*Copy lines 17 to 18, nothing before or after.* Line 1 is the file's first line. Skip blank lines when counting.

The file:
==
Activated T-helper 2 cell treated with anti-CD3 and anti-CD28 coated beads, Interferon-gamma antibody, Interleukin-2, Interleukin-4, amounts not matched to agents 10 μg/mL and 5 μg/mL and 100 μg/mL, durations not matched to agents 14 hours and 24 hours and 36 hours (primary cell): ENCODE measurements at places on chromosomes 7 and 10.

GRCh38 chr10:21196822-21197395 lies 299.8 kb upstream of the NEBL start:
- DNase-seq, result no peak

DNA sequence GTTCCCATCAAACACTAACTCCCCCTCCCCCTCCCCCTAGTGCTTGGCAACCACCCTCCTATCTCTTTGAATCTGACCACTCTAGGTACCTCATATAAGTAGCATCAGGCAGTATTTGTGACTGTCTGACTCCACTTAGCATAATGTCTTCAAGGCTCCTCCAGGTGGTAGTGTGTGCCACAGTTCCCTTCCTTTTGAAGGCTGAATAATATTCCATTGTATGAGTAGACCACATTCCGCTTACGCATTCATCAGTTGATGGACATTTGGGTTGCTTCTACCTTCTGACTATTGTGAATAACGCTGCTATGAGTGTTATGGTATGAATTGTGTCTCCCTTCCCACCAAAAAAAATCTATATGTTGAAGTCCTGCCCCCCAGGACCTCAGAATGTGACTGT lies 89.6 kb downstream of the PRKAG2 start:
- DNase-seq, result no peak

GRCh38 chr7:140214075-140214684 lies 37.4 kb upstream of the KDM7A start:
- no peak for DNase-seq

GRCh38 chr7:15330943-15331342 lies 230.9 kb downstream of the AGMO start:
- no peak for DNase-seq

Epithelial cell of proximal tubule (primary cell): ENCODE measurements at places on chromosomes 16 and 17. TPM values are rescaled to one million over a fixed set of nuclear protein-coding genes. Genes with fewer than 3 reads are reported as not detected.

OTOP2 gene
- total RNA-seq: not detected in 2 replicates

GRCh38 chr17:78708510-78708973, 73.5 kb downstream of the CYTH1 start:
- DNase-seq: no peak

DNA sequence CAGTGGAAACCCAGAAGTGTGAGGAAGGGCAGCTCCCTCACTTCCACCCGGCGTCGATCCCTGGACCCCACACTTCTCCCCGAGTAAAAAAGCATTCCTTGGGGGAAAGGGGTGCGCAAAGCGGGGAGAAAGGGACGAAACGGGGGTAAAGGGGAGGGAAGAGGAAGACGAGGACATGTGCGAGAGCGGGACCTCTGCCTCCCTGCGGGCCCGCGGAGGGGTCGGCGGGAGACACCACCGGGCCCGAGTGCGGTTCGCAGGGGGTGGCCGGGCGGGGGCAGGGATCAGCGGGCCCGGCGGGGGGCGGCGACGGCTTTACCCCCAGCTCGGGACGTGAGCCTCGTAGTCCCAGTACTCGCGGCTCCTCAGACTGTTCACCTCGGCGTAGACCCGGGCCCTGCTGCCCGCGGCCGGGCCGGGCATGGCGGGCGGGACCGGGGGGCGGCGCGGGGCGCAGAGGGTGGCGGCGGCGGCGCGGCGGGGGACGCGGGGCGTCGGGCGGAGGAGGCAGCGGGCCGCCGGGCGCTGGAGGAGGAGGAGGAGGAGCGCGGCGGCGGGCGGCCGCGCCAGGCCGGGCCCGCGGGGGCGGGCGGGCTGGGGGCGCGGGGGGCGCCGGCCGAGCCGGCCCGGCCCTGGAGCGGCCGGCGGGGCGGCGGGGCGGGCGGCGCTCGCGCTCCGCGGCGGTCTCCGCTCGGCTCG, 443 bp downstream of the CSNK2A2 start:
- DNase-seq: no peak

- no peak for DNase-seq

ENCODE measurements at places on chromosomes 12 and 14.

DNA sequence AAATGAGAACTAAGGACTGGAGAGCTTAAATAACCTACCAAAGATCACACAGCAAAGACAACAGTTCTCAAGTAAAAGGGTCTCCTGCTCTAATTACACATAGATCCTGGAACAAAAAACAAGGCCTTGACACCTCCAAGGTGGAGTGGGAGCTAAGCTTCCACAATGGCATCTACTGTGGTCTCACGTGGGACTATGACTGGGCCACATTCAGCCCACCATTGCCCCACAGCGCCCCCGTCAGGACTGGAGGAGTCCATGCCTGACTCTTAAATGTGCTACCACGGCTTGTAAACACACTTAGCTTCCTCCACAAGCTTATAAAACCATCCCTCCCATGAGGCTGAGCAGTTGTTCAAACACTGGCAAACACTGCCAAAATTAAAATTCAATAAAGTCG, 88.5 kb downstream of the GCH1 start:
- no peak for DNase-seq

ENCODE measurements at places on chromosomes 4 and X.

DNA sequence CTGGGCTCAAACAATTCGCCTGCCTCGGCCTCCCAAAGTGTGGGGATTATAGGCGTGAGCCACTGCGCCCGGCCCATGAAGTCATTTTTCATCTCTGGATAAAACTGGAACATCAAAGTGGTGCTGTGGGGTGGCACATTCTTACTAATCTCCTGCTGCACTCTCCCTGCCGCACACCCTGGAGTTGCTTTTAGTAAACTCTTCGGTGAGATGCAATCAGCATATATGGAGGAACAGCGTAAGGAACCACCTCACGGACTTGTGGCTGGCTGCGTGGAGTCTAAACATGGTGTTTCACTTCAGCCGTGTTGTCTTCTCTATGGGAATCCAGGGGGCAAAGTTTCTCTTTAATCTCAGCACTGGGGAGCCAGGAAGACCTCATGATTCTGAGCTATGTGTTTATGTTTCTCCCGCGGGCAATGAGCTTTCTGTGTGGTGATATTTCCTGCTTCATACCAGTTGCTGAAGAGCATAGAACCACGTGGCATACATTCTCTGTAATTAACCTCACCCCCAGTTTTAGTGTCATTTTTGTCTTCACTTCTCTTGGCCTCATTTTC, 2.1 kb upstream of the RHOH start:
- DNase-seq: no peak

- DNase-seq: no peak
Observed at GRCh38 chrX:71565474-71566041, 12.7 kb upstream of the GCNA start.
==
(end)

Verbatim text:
- no peak for DNase-seq

ENCODE measurements at places on chromosomes 12 and 14.